Which To Choose? Canon T5 VS T6

Canon T5 VS T6

When looking at the Canon T5 vs T6, we should remember that the Canon EOS series has been one of the most well-known single-lens reflex (SLR) cameras on the market since their introduction in 1987. Since then, there have been many changes, especially with the advent of the digital camera.

Since digital cameras have taken the need to develop film out of the equation, more people find themselves getting into photography as a hobby. After all, printing out your pictures on a home printer is much simpler than setting up a dark room and messing around with all the chemicals and equipment needed to develop pictures taken on 35mm film.

However, with so many different manufacturers offering entry-level digital SLR cameras to the consumer market, it can be hard to choose which is the best one for you.

Choices commonly come down to price, but the more discerning buyer will also want to look at:

  •  Image quality
  • Battery life
  • Video capabilities
  • Shutter speed
  • ISO range
  • Optical Zoom
  • Image stabilization

And other features that make one camera stand out against the rest.

For beginner to intermediate level photographers, Canon offers the T series. Here, we will compare two of the more popular models; the T5 and the T6. While the T6 may seem like a basic upgrade from its predecessor, there are quite a few differences between the two models. While the older T5 does cost less, the technology features and ease of use that the T6 provides may be enough to sway those who are willing to spend the extra money.


For me, the T6 is an upgrade on the T5, but not by much. Both come in under $500. The T6 is the newer model so quite obviously it is going to be better, but only slightly. The question should be: Which is better? The T6 vs T6i…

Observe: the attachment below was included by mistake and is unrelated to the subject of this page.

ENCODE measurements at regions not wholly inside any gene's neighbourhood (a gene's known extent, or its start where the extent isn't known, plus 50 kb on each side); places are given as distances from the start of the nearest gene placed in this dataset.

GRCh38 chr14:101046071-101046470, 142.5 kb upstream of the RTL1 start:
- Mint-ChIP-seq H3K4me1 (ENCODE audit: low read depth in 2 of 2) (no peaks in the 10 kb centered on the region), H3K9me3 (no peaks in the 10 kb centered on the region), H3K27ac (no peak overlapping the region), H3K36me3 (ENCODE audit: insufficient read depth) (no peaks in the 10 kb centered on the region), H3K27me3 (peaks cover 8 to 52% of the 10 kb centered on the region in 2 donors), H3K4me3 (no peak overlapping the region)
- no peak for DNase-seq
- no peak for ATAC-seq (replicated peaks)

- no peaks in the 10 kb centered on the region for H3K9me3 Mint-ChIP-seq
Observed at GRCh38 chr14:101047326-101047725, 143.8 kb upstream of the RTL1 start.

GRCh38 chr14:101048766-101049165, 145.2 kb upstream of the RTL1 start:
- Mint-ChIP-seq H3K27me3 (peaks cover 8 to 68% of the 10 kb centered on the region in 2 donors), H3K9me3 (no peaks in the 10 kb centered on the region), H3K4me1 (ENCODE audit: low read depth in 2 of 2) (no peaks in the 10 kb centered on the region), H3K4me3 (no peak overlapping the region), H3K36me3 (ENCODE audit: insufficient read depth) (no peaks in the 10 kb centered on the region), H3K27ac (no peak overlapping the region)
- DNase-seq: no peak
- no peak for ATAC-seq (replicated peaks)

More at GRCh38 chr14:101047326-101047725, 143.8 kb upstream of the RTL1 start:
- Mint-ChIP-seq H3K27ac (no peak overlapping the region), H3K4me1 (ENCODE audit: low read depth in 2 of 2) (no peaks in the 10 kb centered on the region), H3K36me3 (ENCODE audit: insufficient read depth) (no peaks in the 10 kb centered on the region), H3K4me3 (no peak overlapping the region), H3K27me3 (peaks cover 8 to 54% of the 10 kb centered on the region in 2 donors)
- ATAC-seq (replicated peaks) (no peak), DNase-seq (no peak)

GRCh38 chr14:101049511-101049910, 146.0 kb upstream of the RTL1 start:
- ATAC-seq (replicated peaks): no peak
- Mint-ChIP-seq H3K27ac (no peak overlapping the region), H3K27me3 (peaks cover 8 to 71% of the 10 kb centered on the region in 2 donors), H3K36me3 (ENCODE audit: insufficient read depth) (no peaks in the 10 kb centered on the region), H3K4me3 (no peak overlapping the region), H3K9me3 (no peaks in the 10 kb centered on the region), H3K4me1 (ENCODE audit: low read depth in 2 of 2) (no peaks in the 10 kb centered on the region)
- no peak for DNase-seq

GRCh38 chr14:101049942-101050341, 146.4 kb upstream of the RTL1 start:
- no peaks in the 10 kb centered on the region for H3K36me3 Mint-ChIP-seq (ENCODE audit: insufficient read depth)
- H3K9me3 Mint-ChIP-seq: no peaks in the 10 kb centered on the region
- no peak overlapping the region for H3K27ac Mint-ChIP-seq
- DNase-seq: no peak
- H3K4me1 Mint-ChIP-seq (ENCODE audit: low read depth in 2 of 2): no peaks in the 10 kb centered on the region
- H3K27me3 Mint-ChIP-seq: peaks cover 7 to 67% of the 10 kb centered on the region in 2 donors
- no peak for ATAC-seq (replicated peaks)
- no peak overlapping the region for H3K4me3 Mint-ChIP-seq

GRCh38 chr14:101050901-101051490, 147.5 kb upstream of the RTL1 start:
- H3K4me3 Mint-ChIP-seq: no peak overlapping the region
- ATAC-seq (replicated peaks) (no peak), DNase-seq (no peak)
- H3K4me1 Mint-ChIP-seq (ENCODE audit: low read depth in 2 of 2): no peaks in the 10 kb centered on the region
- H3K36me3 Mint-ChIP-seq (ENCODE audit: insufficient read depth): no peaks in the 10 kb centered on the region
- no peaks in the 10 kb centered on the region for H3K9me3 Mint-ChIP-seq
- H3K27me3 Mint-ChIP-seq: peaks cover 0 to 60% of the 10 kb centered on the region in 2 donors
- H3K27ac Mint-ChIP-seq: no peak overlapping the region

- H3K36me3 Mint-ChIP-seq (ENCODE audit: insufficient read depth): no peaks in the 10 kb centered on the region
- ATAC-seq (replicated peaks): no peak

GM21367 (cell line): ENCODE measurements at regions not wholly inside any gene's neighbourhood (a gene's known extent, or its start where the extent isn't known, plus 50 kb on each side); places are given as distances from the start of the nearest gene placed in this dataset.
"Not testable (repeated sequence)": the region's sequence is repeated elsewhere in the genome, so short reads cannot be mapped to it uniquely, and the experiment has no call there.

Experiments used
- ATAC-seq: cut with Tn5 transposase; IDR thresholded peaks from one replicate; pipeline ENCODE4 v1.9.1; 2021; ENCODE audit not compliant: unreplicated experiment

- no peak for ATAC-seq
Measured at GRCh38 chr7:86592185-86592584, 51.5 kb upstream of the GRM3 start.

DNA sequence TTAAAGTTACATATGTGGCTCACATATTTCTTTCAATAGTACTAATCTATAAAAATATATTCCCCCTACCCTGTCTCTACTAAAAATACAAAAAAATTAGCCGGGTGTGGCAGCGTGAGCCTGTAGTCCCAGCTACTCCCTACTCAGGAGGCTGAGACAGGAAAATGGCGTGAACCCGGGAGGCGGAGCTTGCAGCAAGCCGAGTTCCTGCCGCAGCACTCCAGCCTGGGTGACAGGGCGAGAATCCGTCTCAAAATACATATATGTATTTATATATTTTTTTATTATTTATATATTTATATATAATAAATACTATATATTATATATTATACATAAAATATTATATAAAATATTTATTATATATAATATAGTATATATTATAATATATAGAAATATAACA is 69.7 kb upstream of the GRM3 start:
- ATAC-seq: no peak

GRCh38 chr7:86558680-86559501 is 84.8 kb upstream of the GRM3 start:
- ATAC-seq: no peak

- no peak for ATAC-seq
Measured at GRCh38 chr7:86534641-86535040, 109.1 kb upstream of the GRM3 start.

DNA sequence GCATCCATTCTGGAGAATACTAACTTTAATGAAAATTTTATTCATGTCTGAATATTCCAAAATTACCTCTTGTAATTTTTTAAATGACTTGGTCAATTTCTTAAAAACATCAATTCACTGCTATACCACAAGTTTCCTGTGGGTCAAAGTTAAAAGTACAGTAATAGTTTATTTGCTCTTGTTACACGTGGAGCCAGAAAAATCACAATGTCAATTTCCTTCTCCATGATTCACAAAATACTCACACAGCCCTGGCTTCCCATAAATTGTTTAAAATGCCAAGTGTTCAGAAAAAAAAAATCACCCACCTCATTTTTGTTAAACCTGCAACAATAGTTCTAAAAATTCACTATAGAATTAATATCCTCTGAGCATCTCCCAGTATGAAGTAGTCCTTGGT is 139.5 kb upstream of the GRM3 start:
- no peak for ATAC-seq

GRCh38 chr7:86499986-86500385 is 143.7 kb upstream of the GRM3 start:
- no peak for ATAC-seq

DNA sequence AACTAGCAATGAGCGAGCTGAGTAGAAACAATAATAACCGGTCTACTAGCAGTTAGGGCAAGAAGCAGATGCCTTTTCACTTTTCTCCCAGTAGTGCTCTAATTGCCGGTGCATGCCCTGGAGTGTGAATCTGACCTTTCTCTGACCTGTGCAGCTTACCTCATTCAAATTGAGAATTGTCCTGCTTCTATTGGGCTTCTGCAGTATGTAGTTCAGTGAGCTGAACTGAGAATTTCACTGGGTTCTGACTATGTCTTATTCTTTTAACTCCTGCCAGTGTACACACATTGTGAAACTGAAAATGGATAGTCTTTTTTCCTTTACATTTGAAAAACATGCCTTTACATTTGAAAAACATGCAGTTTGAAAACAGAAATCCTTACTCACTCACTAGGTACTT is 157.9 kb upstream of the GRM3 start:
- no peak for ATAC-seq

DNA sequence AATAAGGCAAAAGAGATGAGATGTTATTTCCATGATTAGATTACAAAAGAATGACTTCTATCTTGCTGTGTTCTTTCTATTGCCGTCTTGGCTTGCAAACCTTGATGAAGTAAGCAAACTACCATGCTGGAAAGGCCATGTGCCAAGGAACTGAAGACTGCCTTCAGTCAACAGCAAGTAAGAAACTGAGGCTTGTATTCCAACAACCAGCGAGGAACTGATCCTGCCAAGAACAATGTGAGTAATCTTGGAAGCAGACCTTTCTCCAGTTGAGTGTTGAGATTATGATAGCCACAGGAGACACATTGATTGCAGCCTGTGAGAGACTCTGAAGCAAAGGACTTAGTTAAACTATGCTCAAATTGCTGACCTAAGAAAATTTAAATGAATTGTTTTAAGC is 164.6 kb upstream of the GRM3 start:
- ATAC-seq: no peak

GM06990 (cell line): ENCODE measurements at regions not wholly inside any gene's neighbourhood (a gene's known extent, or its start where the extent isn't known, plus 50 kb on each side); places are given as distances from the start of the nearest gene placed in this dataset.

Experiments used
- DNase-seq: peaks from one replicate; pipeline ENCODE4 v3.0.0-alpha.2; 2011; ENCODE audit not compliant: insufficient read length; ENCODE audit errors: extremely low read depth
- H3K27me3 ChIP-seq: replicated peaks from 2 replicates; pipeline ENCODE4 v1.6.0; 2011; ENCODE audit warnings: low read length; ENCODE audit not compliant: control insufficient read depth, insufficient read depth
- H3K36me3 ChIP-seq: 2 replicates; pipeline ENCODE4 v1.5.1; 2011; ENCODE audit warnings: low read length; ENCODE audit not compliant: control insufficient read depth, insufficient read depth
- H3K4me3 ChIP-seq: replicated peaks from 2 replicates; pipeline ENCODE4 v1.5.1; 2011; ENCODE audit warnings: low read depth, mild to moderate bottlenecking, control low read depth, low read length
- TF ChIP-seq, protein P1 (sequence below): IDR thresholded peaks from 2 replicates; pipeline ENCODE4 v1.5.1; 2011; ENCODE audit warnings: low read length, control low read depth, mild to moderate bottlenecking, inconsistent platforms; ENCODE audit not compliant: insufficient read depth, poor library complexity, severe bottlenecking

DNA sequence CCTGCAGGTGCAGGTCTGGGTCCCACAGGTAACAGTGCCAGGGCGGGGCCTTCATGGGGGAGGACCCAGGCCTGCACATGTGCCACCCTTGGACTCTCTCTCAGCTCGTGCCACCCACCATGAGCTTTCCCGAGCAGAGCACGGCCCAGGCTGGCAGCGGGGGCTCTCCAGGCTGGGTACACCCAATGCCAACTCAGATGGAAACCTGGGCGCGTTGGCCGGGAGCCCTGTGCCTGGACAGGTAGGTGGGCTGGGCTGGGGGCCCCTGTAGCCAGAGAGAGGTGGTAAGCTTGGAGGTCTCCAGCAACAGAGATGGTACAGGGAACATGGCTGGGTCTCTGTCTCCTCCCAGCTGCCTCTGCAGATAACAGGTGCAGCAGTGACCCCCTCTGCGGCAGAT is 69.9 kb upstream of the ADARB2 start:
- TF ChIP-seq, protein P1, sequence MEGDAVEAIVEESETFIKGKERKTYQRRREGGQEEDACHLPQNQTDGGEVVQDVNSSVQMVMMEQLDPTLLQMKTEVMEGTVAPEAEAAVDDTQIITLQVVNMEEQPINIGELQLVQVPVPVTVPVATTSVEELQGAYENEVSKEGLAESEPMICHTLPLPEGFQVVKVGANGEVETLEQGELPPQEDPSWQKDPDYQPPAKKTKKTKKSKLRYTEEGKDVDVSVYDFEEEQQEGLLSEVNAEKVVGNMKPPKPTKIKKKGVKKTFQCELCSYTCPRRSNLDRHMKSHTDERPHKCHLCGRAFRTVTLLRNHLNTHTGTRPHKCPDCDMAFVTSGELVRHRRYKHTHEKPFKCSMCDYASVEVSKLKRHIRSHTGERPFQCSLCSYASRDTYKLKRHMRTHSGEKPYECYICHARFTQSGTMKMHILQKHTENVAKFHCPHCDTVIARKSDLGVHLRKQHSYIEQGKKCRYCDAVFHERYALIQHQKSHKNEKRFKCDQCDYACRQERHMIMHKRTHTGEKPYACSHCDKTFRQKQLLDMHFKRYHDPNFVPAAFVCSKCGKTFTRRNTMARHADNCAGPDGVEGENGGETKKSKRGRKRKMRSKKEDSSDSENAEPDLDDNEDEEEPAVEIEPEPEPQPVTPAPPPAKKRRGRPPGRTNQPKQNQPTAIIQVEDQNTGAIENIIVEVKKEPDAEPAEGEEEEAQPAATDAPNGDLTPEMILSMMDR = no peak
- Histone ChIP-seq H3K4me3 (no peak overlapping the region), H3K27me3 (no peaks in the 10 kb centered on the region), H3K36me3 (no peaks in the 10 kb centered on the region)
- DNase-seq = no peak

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The beauty of the Canon T5 is its ease of use. An entry-level digital camera, it is made specifically for those new to photography so it doesn’t come with a complicated feature set. Anyone can pick it up, point, and take pictures.

So, let’s look at the basics:

  • Image quality – 18 megapixels
  • Battery life – approximately 500 photos
  • Video capabilities – 1080p_hd in h.254 format at 30 fps
  • Shutter speed – 1/4000 is the fastest with up to a 30 second maximum exposure time
  • ISO range – 100 to 12,800
  • Optical Zoom – 3x
  • Image stabilization – optical image and sensor-shift stabilization

As with most entry-level digital cameras, the T5 does have autofocus along with the option to use manual focus. For video, the autofocus is continuous so your images stay sharp as things move.

For the battery conscious, the T5 comes with a removable, rechargeable battery along with a battery level indicator. The camera also uses an optical viewfinder that provides 100% coverage of your shot. You can view pictures and video on the 3-inch screen to see if any just won’t make the final cut.

For those that don’t want to spend time removing pictures or video while they are shooting, the camera’s external memory slot lets you increase storage space as needed using SD or micro SD memory modules.

At an MSRP of $550 the T5 provides a good value for the money. As a system camera, you have the option of purchasing additional lenses and other accessories that allow the camera to grow along with you as your skill level increases.


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In 2016, Canon released the EOS Rebel T6. With two years between it and its predecessor, the T5, not much has changed. The T6 a bit bigger, but only 10 square centimetres more body volume. Like the T5 this camera is an entry-level camera suited towards the beginning photographer so it too is easy to use.

When we look at the basic specs, we do see a couple of other advances over the T5:

  • Image quality – 18 megapixels
  • Battery life – approximately 500 photos
  • Video capabilities – three options 1920 x 1080 (30 fps), 1280 x 720 (60 fps), and 640 x 480 (30 fps)
  • Shutter speed – 1/4000 is the fastest with up to a 30 second maximum exposure time
  • ISO range – 100 to 12,800
  • Optical Zoom – 3x
  • Image stabilization – optical image stabilization